Education Committee to look at SEND reforms

The Education Committee has announced an inquiry into support for young people with special educational needs and disabilities. The Committee is inviting written evidence on the following by 14 June 2018: 

  • Assessment of and support for children and young people with SEND
  • The transition from statements of special educational needs and Learning Disability Assessments to Education, Health and Care Plans
  • The level and distribution of funding for SEND provision
  • The roles of and co-operation between education, health and social care sectors
  • Provision for 19-25-year olds including support for independent living; transition to adult services; and access to education, apprenticeships and work

In 2014, the Government introduced wide-reaching changes to the SEND system, with the intention of offering simpler, improved and consistent help for children and young people with SEND. The Education Committee’s new inquiry is intended to review the success of these reforms, how they have been implemented, and what impact they are having in meeting the challenges faced by children and young people with special educational needs and disabilities.

Launching the inquiry, Rt Hon Robert Halfon MP, Chair of the Committee, said:

"One of the primary objectives of the Education Committee is to address social injustice in education. Understanding and addressing the challenges faced by children and young people with special educational needs and disabilities is an important part of this work. 

It has been four years since major SEND reforms were introduced and it’s important we examine whether the Government’s stated ambitions for simpler, improved and consistent help for children and young people with SEND have been met. There are rising concerns about the quality and access to SEN provision which the Committee we will want to explore in this inquiry. The Committee’s current inquiry into alternative provision has heard considerable evidence that children with special educational needs are disproportionately excluded from school and over-represented in alternative provision. During the course of our quality of apprenticeships and skills training inquiry we’ve also heard that with young people with SEN have faced significant barriers in accessing apprenticeships.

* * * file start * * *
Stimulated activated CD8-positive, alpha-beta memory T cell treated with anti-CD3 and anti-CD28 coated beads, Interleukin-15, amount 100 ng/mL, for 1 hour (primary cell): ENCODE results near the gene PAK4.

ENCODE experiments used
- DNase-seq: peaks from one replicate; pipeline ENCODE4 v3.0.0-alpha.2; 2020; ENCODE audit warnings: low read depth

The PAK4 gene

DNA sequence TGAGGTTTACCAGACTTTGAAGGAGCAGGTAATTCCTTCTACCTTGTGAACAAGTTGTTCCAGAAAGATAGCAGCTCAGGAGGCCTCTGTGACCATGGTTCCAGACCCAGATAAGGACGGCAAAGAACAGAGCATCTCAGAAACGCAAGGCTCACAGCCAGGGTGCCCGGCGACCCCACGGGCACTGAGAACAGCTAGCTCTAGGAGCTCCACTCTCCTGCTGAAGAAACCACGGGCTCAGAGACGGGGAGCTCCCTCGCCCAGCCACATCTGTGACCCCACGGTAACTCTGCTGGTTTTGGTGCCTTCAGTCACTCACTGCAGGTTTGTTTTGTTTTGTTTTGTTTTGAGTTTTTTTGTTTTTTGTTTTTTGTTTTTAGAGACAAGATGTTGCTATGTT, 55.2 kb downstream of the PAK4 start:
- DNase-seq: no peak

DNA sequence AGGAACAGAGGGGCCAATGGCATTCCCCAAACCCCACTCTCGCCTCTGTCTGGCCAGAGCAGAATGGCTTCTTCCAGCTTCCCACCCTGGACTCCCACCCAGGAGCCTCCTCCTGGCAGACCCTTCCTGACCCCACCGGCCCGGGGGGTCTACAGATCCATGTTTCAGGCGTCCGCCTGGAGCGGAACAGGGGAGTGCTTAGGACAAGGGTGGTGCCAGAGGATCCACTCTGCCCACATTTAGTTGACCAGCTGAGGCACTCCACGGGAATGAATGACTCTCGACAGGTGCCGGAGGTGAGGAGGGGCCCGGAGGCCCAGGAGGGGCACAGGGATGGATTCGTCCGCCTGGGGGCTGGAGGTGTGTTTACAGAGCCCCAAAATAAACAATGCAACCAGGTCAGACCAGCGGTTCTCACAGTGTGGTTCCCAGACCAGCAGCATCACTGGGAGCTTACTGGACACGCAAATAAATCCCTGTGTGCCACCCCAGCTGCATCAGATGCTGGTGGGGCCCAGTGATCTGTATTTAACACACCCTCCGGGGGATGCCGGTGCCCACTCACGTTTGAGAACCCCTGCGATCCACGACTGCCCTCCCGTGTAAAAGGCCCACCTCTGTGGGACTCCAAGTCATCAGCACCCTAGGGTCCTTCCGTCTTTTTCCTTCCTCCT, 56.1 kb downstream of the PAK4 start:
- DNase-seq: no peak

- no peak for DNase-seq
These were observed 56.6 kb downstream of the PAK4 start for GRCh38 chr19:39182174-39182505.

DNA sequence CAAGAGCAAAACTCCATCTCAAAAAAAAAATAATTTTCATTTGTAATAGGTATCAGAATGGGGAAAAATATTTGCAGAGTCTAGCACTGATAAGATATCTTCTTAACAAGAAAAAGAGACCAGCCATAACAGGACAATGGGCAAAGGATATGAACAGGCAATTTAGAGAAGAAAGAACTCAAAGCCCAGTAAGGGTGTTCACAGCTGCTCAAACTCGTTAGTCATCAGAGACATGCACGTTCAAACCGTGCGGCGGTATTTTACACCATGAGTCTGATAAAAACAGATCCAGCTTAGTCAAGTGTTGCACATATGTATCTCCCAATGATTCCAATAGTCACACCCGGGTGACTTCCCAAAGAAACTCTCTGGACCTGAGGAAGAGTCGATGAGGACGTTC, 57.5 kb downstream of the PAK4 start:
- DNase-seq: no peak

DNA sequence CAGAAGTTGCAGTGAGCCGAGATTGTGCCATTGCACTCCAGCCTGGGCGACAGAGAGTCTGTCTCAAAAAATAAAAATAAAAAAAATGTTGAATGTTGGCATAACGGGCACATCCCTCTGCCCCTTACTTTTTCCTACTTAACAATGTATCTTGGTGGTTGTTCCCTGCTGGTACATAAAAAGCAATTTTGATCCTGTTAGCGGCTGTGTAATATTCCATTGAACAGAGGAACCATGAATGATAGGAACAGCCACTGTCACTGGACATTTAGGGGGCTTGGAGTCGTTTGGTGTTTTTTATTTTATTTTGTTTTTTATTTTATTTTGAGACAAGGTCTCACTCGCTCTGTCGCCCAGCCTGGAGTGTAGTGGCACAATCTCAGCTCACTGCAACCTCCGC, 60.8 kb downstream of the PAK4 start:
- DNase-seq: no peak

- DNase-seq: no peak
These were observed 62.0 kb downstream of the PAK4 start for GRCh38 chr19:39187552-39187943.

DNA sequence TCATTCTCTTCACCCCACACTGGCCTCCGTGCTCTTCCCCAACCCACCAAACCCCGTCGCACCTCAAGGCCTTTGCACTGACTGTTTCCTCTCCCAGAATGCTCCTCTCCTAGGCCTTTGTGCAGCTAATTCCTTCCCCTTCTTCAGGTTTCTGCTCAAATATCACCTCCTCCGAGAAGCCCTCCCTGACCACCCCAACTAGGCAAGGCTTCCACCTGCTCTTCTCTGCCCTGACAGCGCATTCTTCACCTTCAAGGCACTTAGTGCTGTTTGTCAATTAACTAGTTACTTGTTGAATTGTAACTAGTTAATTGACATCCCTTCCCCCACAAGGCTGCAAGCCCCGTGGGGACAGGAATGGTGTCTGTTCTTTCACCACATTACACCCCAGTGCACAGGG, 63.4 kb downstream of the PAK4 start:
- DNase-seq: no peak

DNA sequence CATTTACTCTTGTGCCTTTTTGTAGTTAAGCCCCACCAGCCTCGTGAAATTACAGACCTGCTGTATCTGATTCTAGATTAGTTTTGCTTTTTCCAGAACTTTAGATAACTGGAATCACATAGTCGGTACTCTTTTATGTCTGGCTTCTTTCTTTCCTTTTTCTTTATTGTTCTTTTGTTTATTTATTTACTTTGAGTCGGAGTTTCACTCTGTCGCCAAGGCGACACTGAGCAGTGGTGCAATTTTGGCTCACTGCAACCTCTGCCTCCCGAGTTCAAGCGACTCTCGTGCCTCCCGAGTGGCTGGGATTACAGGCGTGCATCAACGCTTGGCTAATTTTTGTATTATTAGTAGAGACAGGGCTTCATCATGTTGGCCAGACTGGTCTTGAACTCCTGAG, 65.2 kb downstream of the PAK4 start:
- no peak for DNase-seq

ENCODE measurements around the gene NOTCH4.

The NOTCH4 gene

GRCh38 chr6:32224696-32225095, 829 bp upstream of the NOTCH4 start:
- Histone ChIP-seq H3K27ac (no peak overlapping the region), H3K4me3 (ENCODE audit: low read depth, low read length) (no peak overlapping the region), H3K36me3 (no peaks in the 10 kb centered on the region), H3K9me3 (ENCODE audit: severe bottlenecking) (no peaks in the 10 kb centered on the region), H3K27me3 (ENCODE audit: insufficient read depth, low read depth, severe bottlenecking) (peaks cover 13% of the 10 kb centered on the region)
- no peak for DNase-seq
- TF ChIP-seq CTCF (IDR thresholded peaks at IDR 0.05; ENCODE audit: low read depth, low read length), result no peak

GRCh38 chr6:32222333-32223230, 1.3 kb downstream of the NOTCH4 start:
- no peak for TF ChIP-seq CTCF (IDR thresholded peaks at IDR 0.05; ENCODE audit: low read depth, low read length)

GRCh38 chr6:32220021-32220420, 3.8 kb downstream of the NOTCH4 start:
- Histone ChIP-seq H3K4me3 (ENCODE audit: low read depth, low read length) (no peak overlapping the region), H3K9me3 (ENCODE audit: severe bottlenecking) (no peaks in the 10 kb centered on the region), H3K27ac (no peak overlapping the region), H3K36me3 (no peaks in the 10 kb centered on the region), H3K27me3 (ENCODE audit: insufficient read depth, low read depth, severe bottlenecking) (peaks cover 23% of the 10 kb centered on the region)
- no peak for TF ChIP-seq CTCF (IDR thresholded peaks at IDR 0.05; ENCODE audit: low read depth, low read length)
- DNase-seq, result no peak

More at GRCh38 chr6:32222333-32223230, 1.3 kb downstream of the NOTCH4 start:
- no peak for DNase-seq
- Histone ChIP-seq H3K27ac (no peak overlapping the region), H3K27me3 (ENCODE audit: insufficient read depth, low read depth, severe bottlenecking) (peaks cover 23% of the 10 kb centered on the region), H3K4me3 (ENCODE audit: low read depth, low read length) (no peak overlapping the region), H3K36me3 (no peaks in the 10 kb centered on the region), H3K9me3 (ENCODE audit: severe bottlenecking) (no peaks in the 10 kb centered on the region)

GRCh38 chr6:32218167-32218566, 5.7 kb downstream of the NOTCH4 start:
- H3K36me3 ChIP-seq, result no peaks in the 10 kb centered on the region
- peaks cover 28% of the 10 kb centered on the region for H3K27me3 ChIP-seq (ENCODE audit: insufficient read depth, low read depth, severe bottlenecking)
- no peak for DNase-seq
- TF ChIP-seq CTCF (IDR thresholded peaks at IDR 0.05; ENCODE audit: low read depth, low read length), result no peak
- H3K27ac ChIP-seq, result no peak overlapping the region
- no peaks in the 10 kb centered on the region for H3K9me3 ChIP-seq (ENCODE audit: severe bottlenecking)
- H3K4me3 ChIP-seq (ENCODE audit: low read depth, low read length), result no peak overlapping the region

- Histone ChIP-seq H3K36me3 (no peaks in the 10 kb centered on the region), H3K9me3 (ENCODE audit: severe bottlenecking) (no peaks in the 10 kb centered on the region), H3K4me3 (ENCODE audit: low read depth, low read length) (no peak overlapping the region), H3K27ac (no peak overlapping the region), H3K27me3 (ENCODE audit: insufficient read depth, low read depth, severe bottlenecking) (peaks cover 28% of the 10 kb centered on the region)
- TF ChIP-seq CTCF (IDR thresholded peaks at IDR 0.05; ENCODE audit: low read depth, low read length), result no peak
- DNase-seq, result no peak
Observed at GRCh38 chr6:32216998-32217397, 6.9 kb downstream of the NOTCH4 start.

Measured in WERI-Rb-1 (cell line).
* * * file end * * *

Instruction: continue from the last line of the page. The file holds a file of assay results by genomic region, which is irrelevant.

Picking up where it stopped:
All children deserve to access good quality education that meets their needs and supports them to learn to ensure that they are able to thrive and climb the ladder of opportunity. The 2014 Act extended provision to young people up to the age of 25 and the Committee is particularly keen to hear evidence about whether there is the right support available to enable young people to access appropriate post-18 opportunities such as studying at FE colleges and undertaking apprenticeships."

https://www.parliament.uk/business/committees/committees-a-z/commons-sel...